A lot of chai is ground to a coarse powder so that you can use it in an espresso maker but I prefer mine chunky and just give them a good bash with a rolling pin in a metal wine cooler. You could use a coffee grinder or a food processor. A couple of tablespoons in a teapot with boiling water and leave to steep for at least 5 minutes. With milk or without, but honey, even a little, works magically with the spices.
As regular readers will know, I'm a big soup fan and have been making copious quantities of "brown" chicken stock recently. Roast a kilo of chicken wings at 180c until nice and golden,about 40 minutes, put the wings into a large saucepan and deglaze the roasting tin with a litre of cold water, scritchin' off all the brown bits. Add to the saucepan with another litre of cold water, one onion, cut in half but not peeled, same with one carrot. Gently simmer for an hour, never letting it boil. Strain it all through a fine sieve, chill and skim off any solidified fat.You should end up with a lovely clear golden stock. You can then add whatever you fancy. A few drops of sesame oil, a slice of ginger, a pinch of chinese five spice and couple of prawns; chinesezy. Porcini, truffle oil and a few basil leaves, go Italian.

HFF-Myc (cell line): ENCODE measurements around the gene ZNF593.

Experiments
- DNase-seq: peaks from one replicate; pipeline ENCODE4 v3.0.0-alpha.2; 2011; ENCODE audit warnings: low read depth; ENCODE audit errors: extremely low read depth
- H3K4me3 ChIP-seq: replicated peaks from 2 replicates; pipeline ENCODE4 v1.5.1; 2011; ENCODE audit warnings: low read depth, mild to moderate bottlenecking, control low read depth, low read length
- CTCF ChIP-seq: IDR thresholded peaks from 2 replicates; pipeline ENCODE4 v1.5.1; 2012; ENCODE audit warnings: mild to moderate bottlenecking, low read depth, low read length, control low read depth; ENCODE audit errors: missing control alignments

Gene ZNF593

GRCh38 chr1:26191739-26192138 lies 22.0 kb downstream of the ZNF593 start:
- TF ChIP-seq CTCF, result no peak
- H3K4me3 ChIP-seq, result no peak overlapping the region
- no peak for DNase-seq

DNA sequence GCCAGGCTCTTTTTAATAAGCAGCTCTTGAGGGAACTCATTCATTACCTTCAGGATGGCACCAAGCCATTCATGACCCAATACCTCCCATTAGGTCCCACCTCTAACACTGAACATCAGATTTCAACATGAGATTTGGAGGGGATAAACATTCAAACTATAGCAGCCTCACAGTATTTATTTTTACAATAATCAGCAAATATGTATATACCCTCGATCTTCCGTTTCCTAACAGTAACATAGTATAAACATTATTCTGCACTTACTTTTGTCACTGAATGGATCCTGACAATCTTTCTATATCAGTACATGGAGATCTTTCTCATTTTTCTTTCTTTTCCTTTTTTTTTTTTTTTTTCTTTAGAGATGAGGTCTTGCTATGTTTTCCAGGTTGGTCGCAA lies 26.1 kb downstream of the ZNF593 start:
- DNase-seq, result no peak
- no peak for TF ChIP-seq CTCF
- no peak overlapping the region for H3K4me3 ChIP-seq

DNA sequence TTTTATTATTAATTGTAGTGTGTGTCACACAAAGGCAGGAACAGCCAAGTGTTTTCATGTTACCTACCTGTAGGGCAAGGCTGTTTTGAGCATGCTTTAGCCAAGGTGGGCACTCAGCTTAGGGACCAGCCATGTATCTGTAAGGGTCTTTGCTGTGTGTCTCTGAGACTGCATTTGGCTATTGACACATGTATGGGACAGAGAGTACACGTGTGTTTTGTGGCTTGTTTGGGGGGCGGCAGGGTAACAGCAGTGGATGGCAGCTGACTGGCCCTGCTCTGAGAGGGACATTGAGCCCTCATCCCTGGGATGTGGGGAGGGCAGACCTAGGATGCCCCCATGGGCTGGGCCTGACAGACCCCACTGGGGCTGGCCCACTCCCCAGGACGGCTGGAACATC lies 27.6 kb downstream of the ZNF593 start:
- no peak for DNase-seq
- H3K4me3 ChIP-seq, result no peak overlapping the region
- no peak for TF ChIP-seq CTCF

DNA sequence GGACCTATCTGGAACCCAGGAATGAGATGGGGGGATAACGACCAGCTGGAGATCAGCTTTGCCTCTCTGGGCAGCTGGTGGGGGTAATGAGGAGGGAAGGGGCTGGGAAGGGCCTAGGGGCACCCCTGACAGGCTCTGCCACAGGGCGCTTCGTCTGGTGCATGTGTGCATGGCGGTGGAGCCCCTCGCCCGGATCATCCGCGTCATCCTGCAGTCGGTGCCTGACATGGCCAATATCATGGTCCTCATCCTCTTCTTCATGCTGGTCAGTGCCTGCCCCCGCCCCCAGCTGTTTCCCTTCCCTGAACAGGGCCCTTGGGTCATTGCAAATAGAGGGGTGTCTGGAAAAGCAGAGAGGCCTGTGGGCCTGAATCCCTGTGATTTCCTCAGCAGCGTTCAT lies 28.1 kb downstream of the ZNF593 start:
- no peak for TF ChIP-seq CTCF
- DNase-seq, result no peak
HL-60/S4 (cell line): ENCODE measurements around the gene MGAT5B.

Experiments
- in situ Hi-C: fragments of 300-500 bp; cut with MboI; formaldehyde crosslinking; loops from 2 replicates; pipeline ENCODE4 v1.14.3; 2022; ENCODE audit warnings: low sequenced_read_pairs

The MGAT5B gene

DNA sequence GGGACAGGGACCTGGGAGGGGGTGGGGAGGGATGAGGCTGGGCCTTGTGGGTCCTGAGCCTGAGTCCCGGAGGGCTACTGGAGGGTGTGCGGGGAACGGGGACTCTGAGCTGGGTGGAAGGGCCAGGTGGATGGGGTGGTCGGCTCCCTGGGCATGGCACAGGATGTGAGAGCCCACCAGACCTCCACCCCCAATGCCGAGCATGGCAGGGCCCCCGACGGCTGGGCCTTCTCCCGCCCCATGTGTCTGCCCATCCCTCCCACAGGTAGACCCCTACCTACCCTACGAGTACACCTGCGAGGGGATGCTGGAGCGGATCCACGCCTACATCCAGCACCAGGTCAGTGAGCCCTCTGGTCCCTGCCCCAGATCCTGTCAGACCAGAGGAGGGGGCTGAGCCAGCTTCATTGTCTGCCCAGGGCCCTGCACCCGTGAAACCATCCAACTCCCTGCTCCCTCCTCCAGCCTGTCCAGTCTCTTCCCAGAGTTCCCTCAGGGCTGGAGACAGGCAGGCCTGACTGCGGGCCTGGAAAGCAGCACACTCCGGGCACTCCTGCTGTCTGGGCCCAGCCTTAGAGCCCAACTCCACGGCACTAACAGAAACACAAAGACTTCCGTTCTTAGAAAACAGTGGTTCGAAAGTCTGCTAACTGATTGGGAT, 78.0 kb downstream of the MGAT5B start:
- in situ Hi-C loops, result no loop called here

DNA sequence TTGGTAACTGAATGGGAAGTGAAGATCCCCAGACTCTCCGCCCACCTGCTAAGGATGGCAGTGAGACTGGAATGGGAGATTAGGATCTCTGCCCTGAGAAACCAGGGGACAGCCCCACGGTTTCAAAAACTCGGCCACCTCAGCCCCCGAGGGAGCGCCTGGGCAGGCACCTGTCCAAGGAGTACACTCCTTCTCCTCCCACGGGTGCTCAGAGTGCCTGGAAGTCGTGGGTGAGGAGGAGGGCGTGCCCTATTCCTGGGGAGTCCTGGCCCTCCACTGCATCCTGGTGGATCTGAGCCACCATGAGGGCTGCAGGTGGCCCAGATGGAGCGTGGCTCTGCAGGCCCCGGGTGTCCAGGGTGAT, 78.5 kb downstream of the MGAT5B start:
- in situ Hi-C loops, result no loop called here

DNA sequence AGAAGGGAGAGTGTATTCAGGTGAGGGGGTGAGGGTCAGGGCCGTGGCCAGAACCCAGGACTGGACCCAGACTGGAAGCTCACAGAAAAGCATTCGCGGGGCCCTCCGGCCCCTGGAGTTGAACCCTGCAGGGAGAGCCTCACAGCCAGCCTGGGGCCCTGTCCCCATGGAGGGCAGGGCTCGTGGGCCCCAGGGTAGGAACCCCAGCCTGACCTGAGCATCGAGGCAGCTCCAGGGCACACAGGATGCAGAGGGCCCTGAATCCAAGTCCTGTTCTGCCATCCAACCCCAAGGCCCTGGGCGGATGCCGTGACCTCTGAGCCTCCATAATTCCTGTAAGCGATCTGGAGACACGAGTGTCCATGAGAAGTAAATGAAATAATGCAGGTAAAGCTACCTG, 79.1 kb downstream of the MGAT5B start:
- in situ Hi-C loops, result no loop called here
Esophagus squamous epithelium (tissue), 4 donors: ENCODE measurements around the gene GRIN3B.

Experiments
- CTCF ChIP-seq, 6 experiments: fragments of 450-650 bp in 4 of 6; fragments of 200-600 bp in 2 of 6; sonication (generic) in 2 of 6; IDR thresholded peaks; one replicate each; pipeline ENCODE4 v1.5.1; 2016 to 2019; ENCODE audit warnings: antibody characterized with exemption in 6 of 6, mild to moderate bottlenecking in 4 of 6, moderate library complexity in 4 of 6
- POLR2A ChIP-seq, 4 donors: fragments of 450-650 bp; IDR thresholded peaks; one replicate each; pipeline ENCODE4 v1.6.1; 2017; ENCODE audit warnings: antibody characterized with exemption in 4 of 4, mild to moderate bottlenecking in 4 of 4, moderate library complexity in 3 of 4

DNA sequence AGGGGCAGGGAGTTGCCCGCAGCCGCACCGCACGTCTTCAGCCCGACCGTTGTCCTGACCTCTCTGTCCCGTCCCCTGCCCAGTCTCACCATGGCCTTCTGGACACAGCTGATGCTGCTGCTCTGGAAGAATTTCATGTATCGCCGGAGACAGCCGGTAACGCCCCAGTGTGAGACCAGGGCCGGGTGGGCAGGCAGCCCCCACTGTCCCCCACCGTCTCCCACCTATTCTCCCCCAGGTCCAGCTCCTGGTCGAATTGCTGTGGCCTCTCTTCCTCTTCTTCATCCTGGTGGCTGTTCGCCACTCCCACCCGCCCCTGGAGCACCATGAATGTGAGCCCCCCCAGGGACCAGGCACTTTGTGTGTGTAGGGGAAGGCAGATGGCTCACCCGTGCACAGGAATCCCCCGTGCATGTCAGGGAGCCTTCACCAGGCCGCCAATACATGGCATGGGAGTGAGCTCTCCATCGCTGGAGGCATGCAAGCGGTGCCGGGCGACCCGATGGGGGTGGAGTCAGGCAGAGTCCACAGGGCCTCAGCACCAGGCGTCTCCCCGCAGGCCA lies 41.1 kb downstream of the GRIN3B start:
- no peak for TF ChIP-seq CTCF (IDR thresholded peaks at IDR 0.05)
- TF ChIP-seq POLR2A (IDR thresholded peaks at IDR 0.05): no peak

It's the polar opposite of the way you make stock for the soup-noodle dish, Ramen, where you boil the bejeezes out of it to make a super fatty cloudy stock.Ramen, " The only thing between 500,000 Americans and utter starvation".The ubiquitous student food, comes in a brick with a "tasty" sachet of flavouring, so cheap, so filling, and has really kept the wolf from the door for millions of people all over the world.
If you live in London, you are about to be introduced to the real thing. Fellow Queenslander and chef extraordinaire, Ross Shonhan is opening Bone Daddies in Soho early next month.
That man knows his noodles, ex-Nobu and ex-Zuma , he knows his bones too, having grown up on a cattle farm in an area of Queensland not well known for it's haute cuisine. He is knowledgeable, passionate and believes in the power of stock! Can't wait to try it.
Love Food X


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There's always an avalanche of articles published in the new year with predictions of the food and drink that will be  "trending"  and what we should be adopting to remain cool .

Frankly, as much as I love to try new ingredients, the hunt for a bit of strange, in these "interesting times", I'm comforted by something familiar and that reeks of ol' Blighty .  And it's the old stuff, the classics, that await the younger generation to hunt down. Here's a few of my favourites from the 19th Century to get things started.

At first whiff, Gentleman's relish was an instant flashback to my school packed lunches, Peck's Anchovette paste on spongy white bread, served at school bag temperature of around 29 degrees celsius. Them were the days. Patum Peperium, the Gentleman's relish is another paste not for the faint hearted. It is made from salted anchovies, butter and some very punchy herbs and spices. A little goes a long way and as recommended, a …